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JPMorgan names two new CIOs for tech units

JPMorgan Chase has appointed James Reid as chief information officer for a new unit focused on developing and modernising technology used by the bank's 250,000 employees, an internal memo sent on Friday and seen by Reuters showed.

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Squarespace float brings tech deals full circle

Squarespace is almost middle-aged, at least as far as technology companies go. The website-building firm was founded in 2003, just five years after Google, by Chief Executive Anthony Casalena. It's finally planning to float shares via a direct listing later this month. There are wrinkles, but overall it’s pretty on-brand, just like the online presence it helps others create. The New York City-based firm is in a niche that avoided competition from technology mammoths like Microsoft and Google, now known as Alphabet, and it is still receiving the benefits of being an early mover. Revenue increased almost 30% in 2020 to $621 million, and the company even booked a net profit in 2018, 2019 and 2020. Competitors overlap but aren't quite the same, leaving a pretty wide range for valuation. In some ways Squarespace is like domain-registration firm GoDaddy. On that company's enterprise value-to-revenue multiple of 5 times, Squarespace would be worth some $3 billion. It also partly resembles e-commerce giant Shopify which trades at 38 times sales, implying a value of $24 billion for Casalena's company. On the same 16 times multiple as Israeli cloud-based website software firm Wix.com, it clocks in at $10 billion. That’s around where investments from Tiger Global, D1 Capital Partners and others pegged the valuation in March, according to Reuters. A direct listing, though, requires investors to make up their own mind, without the underwriting roadshow of a traditional initial public offering. Orders that come into the New York Stock Exchange will define Squarespace's opening price, and the first day of trading usually involves more shares changing hands than an IPO. As with the direct listing of games platform Roblox in March, for example, the goal is a more open price-discovery process. There are some wrinkles. Casalena not only runs the company but also sets product strategy and remains actively involved in departments he previously managed. He will retain control through supervoting shares, too: Outside investors are stuck with him, through good and bad times. The company also has a few earnings gray areas partly because the recently acquired Tock, a hospitality-booking firm, turned out to have accounting weaknesses. Still, it is rare of late to have a technology firm going public with a history of profitability. Twitter didn’t. Neither did Pinterest, Palantir Technologies, or Airbnb. In a way, Squarespace is bringing technology deals full circle.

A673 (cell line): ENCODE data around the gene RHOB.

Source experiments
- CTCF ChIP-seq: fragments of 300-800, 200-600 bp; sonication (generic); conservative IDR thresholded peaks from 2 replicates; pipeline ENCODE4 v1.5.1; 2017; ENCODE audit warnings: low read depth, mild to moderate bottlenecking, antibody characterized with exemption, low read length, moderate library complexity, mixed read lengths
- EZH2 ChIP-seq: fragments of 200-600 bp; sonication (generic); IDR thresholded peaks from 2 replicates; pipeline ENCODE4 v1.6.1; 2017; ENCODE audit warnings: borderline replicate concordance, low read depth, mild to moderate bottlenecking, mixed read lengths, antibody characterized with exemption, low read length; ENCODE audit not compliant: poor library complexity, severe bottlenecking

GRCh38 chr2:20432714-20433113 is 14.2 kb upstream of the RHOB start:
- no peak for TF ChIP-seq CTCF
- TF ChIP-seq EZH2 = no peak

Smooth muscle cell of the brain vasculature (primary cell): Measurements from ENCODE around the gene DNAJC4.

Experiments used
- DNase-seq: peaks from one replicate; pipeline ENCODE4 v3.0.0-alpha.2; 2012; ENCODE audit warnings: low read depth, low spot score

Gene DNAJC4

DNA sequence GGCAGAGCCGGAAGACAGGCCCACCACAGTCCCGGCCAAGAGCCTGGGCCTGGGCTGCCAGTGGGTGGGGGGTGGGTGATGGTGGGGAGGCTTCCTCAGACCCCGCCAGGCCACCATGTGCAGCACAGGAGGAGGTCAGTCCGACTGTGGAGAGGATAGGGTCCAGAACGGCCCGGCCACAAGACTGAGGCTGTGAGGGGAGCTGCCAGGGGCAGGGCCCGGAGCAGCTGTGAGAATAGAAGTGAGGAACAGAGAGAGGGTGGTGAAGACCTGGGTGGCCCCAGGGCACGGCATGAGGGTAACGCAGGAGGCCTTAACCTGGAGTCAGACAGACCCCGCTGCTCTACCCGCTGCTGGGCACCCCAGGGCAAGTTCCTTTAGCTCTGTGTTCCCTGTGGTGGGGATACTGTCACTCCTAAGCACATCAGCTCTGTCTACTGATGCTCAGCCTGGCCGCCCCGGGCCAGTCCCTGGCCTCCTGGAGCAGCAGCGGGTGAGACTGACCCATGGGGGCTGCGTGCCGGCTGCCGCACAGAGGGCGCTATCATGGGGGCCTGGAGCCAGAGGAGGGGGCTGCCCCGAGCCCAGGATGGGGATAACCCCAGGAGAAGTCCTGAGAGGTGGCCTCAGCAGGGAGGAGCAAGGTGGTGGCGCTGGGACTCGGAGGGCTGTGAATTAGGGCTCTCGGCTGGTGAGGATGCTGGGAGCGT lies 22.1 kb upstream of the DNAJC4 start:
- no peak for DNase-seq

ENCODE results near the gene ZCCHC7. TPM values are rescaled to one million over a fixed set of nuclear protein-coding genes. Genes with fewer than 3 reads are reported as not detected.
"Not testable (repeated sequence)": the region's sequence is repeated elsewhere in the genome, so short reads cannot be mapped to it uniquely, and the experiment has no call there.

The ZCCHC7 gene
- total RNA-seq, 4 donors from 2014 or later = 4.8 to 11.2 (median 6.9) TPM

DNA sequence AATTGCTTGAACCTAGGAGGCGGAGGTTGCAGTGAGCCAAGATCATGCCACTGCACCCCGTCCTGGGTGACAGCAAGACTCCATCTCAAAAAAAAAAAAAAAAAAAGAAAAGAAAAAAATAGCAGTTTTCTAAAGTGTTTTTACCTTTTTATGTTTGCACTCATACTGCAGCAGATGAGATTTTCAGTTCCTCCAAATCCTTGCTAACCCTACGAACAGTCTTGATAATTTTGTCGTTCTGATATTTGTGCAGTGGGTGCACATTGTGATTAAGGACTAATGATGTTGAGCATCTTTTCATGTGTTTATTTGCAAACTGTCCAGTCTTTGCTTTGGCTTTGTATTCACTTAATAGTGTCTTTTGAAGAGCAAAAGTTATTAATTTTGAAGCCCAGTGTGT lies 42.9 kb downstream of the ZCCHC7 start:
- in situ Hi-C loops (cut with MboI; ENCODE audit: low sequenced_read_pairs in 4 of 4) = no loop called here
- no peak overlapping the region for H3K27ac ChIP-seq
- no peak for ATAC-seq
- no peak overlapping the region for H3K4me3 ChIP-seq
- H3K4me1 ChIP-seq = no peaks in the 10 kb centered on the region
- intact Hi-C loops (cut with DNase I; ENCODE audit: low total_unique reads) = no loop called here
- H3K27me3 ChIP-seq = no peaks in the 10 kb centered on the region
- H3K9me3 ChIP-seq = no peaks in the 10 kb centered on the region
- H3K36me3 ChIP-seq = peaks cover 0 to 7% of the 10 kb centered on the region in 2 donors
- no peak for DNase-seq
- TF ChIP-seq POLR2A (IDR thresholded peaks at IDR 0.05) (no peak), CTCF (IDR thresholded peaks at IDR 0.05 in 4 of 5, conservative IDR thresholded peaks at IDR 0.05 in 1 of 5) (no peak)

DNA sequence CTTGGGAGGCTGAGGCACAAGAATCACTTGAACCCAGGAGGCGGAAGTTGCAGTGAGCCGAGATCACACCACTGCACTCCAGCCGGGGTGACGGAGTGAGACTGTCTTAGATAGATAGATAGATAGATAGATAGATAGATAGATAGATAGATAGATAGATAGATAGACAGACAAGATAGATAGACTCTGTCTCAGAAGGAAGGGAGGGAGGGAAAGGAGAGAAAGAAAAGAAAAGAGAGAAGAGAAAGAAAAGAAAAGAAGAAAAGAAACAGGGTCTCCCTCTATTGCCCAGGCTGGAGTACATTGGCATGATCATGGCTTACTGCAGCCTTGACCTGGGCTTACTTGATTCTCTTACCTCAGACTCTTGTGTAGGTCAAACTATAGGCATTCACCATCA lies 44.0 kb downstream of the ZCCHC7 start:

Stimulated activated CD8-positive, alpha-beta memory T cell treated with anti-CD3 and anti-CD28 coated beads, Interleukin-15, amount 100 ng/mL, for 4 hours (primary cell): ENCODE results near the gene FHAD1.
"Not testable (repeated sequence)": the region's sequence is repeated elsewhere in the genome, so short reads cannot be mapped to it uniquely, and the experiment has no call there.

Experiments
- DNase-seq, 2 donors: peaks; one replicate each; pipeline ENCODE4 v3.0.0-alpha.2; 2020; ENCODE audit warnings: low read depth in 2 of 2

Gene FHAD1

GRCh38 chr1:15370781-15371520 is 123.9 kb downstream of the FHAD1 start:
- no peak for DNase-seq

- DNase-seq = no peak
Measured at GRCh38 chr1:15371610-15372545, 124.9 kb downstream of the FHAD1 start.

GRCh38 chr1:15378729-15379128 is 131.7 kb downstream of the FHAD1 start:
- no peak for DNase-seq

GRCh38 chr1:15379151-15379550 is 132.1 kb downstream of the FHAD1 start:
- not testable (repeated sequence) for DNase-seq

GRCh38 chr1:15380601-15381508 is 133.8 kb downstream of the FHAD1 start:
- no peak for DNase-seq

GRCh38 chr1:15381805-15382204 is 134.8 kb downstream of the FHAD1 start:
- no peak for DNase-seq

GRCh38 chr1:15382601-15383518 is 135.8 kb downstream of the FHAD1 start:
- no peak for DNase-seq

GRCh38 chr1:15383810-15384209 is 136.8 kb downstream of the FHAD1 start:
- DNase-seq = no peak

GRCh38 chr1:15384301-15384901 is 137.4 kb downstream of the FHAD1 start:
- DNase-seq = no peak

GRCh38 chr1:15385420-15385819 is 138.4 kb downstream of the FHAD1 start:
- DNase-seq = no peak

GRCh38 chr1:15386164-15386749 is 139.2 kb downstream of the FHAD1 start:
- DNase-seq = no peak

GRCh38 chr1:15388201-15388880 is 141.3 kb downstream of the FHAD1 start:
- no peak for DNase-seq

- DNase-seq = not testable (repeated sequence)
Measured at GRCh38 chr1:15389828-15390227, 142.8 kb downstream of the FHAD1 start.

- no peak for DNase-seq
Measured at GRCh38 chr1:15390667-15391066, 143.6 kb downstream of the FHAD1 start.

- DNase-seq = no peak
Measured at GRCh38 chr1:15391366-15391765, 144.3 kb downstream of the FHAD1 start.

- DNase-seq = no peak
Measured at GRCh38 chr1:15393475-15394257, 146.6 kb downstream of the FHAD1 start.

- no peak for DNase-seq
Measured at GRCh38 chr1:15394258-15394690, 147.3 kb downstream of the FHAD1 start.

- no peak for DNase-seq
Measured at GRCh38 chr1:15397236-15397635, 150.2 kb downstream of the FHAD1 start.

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Updated rules needed as tech drives U.S. trading -SEC chief

WASHINGTON (Reuters) -New investment rules are needed to help protect investors as social media, apps and other technology impact trading and financial markets, the head of the U.S. Securities and Exchange Commission (SEC) said on Friday.

Governor of the Bank of England Mark Carney leaves after hosting a...

Review: A better way of valuing the world

An Oscar Wilde play famously described a cynic as “someone who knows the price of everything and the value of nothing”. A quip that’s droll on stage loses its humour when it spreads too far into real life. Even Mark Carney thinks our obsession with market prices has gone too far. Fortunately, he is working on some solutions.

COO of Facebook, Sheryl Sandberg attends a meeting with the French...

CEO candor would help destigmatise mental health

Sometimes words can speak as loudly as actions. So it goes with mental health. Many companies are mercifully taking employee stress and other psychological ailments more seriously. At the same time, few chief executives have been willing to open up about their personal struggles.

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